Best 100 Years of 8-ft. 2x4s

Long-running institutions in the community are usually such household names that we rarely stop to wonder where those names came from. Mead Clark isn't just the name of a lumberyard and building-materials store celebrating its centennial this year; it was also a man from Iowa who opened a modest lumberyard at Third and Wilson in Santa Rosa in 1912.

A city kid named Eli Destruel was also around in those days, starting work for Clark in 1922. Destruel had lost his father at a young age, and Clark, with his wife, Dora, had no children; a classic father-son relationship was born. By 1944, Eli had taken over the business, but in tribute, he kept Clark's name on the sign out front.

"My grandfather was really old-school," says Randy Destruel of Eli today, sitting in Mead Clark's new location on Dowd Drive. Indeed, Eli had such trust in humanity that all the way through the 1970s, the lumberyard, right downtown, had no fence at all around it. "We tried to tell him, 'We're losing a lot of material here,'" Randy says. "But he couldn't conceive of anybody stealing from him."

Randy started at Mead Clark in 1972, and can rattle off the names of old lumberyards in town with ease: Diamond National, Don's, Sterling, Yeager & Kirk, all of them gone. What's Mead Clark's secret? "The construction business is a tough, up-and-down business," he says. "You've got to work with contractors and help get them through some tough times."

In Mead Clark's 100th year, as area contractors weather a tough building slump, remodeling projects and energy-efficient rebate programs have been a blessing—windows and doors, especially. And though the family business is his top priority, Randy clearly has a freewheeling side, recalling with a chuckle the time he and a high school friend constructed a gazebo at the lumberyard, and then, with no other option available, delivered it across town on a forklift going about 15 miles an hour.

"That's probably the dumbest delivery we ever made," he laughs. "The town was a lot smaller then. We could do that."

2667 Dowd Drive, Santa Rosa. 707.576.3333.—G.M.

Best Overalls on Regular Ol' Folk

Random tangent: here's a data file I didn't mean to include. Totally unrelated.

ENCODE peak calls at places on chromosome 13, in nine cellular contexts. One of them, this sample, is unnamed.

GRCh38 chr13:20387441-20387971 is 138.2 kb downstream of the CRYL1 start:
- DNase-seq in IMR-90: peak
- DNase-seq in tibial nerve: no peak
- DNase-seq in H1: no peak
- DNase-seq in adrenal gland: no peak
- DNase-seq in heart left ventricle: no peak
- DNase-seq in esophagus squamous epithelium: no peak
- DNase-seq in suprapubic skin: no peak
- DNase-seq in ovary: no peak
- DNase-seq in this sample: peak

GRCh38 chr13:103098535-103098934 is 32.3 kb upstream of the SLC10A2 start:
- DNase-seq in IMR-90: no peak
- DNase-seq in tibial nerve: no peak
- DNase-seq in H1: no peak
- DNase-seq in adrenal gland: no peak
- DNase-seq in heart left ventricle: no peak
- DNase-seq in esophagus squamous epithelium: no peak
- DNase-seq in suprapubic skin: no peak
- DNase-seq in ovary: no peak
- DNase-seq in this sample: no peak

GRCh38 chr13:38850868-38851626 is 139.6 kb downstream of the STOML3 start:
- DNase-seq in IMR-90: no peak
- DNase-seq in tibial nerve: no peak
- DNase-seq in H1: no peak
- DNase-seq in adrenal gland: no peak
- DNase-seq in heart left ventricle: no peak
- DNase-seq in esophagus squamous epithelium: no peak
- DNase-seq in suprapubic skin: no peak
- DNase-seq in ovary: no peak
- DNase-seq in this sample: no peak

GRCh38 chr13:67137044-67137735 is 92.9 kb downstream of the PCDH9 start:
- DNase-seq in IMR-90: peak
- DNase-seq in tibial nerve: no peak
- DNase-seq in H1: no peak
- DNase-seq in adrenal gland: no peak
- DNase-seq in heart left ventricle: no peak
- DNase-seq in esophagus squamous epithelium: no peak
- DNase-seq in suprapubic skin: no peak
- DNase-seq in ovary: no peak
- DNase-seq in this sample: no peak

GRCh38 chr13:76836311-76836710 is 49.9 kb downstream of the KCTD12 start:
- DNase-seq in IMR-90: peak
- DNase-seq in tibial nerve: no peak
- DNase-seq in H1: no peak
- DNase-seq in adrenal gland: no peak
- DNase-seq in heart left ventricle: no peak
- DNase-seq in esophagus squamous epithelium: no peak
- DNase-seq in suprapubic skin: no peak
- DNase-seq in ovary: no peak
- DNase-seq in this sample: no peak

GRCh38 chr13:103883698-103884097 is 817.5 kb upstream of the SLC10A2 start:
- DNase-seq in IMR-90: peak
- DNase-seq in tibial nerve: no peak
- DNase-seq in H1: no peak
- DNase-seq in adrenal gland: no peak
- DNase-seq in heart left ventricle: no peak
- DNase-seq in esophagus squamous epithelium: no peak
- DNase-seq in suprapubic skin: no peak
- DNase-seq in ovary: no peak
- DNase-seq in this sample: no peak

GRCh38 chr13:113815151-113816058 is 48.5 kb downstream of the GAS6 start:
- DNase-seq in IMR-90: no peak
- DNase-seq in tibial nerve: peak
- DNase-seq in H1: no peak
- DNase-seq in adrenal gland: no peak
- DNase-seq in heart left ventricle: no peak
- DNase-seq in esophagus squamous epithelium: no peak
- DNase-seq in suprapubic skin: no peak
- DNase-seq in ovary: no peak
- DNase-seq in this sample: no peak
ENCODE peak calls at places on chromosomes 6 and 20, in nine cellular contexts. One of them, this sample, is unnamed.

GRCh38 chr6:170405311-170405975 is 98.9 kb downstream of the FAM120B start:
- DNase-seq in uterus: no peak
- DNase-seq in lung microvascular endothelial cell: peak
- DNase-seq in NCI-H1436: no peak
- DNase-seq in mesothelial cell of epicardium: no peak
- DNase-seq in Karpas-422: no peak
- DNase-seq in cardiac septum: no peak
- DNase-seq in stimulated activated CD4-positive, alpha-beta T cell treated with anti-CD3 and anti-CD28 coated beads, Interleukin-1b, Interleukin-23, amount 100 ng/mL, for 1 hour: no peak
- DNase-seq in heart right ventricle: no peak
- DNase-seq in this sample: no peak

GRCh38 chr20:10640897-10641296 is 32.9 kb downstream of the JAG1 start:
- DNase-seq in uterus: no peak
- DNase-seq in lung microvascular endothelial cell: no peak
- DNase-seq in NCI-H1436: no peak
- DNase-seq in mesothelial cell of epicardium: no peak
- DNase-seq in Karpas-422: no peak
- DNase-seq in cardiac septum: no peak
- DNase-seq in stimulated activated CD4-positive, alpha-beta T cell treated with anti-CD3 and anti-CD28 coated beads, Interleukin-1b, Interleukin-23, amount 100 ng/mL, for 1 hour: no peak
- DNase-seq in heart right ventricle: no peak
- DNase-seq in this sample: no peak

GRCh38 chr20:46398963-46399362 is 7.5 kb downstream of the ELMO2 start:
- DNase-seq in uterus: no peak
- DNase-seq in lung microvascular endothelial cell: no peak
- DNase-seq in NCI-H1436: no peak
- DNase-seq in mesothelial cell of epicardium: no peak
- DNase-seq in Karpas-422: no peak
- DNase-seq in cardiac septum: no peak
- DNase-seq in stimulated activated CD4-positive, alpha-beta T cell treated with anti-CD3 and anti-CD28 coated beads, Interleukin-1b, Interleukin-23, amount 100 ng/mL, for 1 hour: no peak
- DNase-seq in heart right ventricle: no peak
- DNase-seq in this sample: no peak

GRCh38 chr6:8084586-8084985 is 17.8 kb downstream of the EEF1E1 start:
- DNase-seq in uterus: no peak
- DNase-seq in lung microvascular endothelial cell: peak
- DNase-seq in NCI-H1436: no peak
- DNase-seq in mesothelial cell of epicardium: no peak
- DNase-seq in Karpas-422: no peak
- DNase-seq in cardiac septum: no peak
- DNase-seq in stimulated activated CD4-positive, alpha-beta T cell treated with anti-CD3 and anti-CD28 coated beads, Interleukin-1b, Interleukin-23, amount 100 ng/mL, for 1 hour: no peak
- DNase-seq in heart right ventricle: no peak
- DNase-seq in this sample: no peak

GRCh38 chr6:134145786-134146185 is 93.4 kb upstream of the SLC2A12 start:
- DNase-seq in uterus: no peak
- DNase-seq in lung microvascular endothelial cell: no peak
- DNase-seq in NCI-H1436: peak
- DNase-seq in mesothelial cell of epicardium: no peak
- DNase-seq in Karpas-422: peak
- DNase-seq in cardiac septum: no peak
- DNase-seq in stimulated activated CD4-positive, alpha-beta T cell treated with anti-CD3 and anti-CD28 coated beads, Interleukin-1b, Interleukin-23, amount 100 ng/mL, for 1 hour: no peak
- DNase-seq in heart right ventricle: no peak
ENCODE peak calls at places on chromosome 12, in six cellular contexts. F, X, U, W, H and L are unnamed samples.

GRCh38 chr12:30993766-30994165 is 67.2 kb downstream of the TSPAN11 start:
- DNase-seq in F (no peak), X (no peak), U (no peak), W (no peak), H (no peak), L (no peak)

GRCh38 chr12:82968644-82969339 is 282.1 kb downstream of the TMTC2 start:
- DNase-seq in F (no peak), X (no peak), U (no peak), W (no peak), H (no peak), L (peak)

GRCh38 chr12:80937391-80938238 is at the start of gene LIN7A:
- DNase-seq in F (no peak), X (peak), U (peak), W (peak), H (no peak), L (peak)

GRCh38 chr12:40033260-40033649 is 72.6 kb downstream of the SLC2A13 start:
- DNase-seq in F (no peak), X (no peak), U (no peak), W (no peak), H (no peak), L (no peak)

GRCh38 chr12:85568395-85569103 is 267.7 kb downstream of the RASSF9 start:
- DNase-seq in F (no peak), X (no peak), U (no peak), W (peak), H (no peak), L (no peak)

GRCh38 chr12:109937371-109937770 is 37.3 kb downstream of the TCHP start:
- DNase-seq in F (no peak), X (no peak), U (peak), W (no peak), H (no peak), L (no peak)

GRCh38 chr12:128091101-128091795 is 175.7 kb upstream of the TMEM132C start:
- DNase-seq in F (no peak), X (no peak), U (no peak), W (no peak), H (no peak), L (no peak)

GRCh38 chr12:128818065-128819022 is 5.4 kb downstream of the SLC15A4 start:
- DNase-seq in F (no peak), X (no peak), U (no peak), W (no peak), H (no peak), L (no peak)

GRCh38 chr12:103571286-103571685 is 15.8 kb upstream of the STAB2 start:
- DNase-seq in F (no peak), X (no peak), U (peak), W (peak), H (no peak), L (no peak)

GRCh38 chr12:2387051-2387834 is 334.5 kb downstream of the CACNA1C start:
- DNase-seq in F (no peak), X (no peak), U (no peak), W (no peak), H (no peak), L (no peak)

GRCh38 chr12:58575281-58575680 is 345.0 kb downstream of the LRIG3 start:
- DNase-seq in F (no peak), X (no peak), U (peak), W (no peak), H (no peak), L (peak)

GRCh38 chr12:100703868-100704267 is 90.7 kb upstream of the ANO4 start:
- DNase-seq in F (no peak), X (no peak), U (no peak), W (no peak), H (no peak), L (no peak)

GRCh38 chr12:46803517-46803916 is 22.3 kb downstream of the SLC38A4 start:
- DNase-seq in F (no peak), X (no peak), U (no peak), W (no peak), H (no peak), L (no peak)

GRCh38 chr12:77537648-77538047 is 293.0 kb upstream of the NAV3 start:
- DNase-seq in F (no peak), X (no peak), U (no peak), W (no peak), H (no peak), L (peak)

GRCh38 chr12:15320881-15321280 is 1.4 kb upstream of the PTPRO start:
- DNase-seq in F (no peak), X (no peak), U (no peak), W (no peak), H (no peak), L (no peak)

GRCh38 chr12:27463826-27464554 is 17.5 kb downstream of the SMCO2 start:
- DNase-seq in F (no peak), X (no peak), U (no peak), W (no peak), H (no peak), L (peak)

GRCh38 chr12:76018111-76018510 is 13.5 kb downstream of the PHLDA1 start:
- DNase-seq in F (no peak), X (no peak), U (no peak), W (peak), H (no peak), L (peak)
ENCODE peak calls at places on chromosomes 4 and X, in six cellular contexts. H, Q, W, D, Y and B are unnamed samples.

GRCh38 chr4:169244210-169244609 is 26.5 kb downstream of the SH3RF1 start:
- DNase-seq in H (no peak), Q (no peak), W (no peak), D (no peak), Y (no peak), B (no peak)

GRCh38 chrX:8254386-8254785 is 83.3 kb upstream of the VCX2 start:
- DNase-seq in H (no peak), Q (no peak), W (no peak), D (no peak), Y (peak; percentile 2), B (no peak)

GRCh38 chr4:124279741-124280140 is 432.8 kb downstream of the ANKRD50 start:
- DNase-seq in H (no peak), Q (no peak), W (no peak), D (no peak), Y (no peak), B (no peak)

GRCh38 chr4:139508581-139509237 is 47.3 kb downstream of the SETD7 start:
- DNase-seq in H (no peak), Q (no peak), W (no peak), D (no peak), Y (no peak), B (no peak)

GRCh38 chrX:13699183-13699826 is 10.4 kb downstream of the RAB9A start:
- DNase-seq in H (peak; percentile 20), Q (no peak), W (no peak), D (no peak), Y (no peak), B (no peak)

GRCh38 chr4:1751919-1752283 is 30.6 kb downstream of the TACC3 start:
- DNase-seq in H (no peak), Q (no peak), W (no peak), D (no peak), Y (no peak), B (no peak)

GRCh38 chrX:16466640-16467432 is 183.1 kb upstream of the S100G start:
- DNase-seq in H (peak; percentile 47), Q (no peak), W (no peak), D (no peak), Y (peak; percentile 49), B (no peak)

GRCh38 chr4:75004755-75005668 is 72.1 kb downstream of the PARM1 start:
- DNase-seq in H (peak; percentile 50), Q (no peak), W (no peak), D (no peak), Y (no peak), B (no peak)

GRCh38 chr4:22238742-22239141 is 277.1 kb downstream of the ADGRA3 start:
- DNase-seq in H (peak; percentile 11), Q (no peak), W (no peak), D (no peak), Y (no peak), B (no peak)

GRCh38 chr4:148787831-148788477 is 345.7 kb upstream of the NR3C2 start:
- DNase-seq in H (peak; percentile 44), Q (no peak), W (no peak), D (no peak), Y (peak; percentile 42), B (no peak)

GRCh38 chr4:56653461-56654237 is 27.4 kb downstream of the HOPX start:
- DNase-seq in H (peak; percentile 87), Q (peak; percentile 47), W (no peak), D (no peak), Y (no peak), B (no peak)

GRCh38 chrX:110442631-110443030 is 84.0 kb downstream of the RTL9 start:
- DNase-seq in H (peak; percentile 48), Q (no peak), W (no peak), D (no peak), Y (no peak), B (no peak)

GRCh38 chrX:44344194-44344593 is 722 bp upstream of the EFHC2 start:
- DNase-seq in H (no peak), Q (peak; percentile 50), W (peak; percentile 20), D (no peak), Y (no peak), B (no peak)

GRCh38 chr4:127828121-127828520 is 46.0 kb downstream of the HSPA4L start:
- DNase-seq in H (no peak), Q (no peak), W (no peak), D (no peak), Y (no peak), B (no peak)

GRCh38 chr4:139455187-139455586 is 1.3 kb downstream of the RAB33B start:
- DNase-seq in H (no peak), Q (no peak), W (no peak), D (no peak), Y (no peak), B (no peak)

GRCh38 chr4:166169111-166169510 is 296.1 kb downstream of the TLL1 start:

John Henry Steves, who founded Steves Hardware in 1878, was famous for perching on the bench in front of his St. Helena store. "I would hear stories about him sitting out front, talking to people and waving. He'd walk to the bar, play pinochle, and then back to the hardware store to work," says Gary Menegon, co-owner with brother Ron, whose family bought the store from Steves in the '50s. Housewares were added in 1966, and in 1992, after more than a century of paying rent to reside in the bottom floor of the Odd Fellows building, the Menegons bought the neighboring space and moved the business one door down to 1370 Main St. Today, the store remains a go-to shop for everything from hardware and chicken feed to shotguns and art supplies. Though times have changed, the memories live on. Menegon shares a story from his dad's era: "Six old-timers"—who included a Mondavi, a Martini and a Carpy—"came into the shop to buy shovels, wearing Levi's and bib overalls. Each a millionaire by then, but still just average Joes. Just like us. We're still here, regular blue-jeans kind of people. Smiling and saying hello." 1370 Main St., St. Helena. 707.963.3423.—C.J.

Best Fourth-Generation Tombstones

Massimo Galeazzi isn't a household name, but together with fellow Italian stonemason immigrants Peter Maroni, Natale Forni and Angelo Sodini, he helped build early-century landmarks Santa Rosans know by heart: Hotel La Rose, Aroma Roasters, the Western Hotel, the Railroad Depot and the St. Rose Catholic Church. Galeazzi also constructed the Stonehouse on Highway 12 as a family home and boardinghouse for other immigrants. While the Stonehouse has gone on to house strip joints, savings-and-loan scandals, bed-and-breakfasts and rehabilitation centers, Galeazzi's tombstone business, North Bay Monument, has stayed almost exactly the same. Long a mainstay at Third and Davis streets in Santa Rosa, the business is now in Rohnert Park, operated by the fourth-generation family. Kitchen counters and other natural stone surfaces are part of the inventory, and naturally, there's still a reliable business in tombstones. Massimo would be proud. 159-A Cascade Court, Rohnert Park. 707.586.0480.—G.M.

Best Instant Space-Age Air Kontrol

When the Bohemian moved into its current office, we found a small, brown, empty one-ounce bottle on a bathroom shelf that instantly captured our imagination. "INSTANT SPACE-AGE AIR KONTROL," it read, with a rocketship and stars. What could it be? On the back, in a space-age font, was our clue: "Distributed by TeeVax."

For years, we let the mystery be. But finally, last week, we walked into TeeVax, placed the strange bottle on the counter and asked if anyone could tell us what in the world it was.

It wasn't long before Ruth Montague herself came out of the back room. Ruth and Richard Montague started TeeVax in 1938 out of their house on Santa Rosa Avenue, and over the years the store has sold appliances, electronics, kitchen equipment, televisions—and starting in the early '70s, Instant Space-Age Air Kontrol. "Oh, we know all about that," said Ruth, picking up the bottle with a knowing smile.

And so the story finally came out. In the early 1970s, Richard Montague knew a friend who worked for the space program. He shared with the TeeVax owners a secret NASA formula for air freshener, an oil-liquid mixture zapped with an electric charge. "They used it in the space shuttle," Ruth says. "One drop would eliminate 37 square feet of odor."